SYRIA: Salesian Missionaries in War-Torn Syria Provide Shelter, Youth Programs and Education
(MissionNewswire) More than four years after the outbreak of civil war in Syria, Salesian missionaries continue to operate three centers in Kafroun and the particularly high conflict areas of Aleppo and Damascus. Each of the centers is staffed by three Salesian priests and a deacon and have been in operation since well before the start of the war providing educational classes, meeting space and social development and sporting activities for youth and their families. The centers also offer trauma counseling, emergency shelter, nutritious meals and medical referrals to those in need.
For the first time in four years, Salesian missionaries held five-day summer camps to give young Syrians the opportunity to leave Aleppo and take refuge in the mountains near the Salesian center in Kafroun. More than 180 junior high school students and 140 senior high school students, accompanied by several Salesian staff and youth leaders, enjoyed the retreat from the violence and war in their home communities. For many, it was the first time in years they were able to sleep soundly without hearing sounds of war on the streets outside their homes.
“Every time I visit Aleppo, I see a city increasingly destroyed, and until a few years ago this great city, one of the oldest in the world, had about 3 million inhabitants. Now it is considered one of the most dangerous places in the world,” says Father Munir El Rai, Provincial of the Middle East who visited his home city of Aleppo in July. “The number of young people connecting with Salesian centers is increasing. One of the reasons is our youth centers have been relatively safe so far compared to other parish youth centers.”
During his visit to Aleppo, Fr. El Rai was able to take part in some of the summer camp activities at the Salesian center in Kafroun. He was impressed with the organization and management of the center. Through the use of a shuttle service, the center is able to provide programs and social activities in a peaceful, family-like atmosphere to more than 700 young people from various parts of the city.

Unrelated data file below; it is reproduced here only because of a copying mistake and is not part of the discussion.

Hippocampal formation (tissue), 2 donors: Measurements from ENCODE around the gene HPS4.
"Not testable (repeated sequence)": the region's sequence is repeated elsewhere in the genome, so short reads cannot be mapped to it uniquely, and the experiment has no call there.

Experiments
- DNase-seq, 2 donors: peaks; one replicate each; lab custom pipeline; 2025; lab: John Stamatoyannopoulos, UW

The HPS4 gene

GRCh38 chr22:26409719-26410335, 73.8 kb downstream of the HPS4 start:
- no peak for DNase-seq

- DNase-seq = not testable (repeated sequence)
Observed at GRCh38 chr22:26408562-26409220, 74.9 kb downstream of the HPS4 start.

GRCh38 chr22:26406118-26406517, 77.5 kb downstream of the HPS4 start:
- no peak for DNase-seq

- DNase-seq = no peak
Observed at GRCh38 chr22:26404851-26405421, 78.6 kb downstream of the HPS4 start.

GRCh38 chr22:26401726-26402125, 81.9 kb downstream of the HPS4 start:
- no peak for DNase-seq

Father El Rai also visited other areas of Syria and found much devastation and destruction. The lack of running water has forced people to survive on reduced amounts of water, especially drinking water, with serious health consequences while a shortage of electricity makes the most basic daily activities difficult.
“The country is increasingly exhausted and impoverished by the war and the consequences on the living conditions of the population have been devastating,” says Fr. El Rai. “People are getting tired and exhausted at the moral, spiritual and material level. As well as the tragedy of death and destruction, every family is now faced with the drama of emigration, with people fleeing the country in search of a better life outside Syria. I have seen the suffering of the people who remain and the loneliness they feel for those who are gone.”
Despite the ongoing violence, Salesian centers continue to meet the needs of their communities through the distribution of food, economic aid and scholarships to help young people continue with their schooling. Salesian missionaries have noted the absence of youth in the area as many have fled to safety in other areas of Syria and in neighboring countries.
Since the March 2011 outbreak of civil war, 7.3 million Syrians have been internally displaced within the country and 4.1 million registered Syrian refugees are in the neighboring countries of Turkey, Lebanon, Jordan and Iraq and a recent flood of refugees are now seeking asylum in Europe, according to the United Nations High Commissioner for Refugees (UNHCR). Refugee camps in these bordering countries are overflowing with families in need of basic supplies, adequate shelter and safety as well as technical skills training so they can begin to earn a living in their new host countries. More than 6 million of those affected are children who have been put at risk of violence and are subject to a lack of essential supplies and destroyed infrastructure that has closed schools and hospitals.
In addition to Salesian centers within Syria, Salesian missionaries have been helping Syrian refugees in Turkey, Lebanon and Egypt since early 2012 assisting between 400 and 800 refugees each day, many of whom are women and children. At these refugee sites, missionaries provide emergency relief by meeting basic needs and providing shelter, safety and medical assistance. Missionaries also offer technical skills training to assist refugees in the task of finding stable employment in their new host countries which for many is particularly challenging due to labor laws and a lack of established social and professional networks.
Salesian missionaries seek to assist the most disadvantaged and vulnerable refugees, particularly those living outside of protected camps who take risks in order to support elderly parents, wives and children. Offering skills training, advocacy and counseling programs, Salesian centers provide safe spaces for vulnerable refugee families to find a sense of community and peace.
UNHCR – Syrian Refugee Response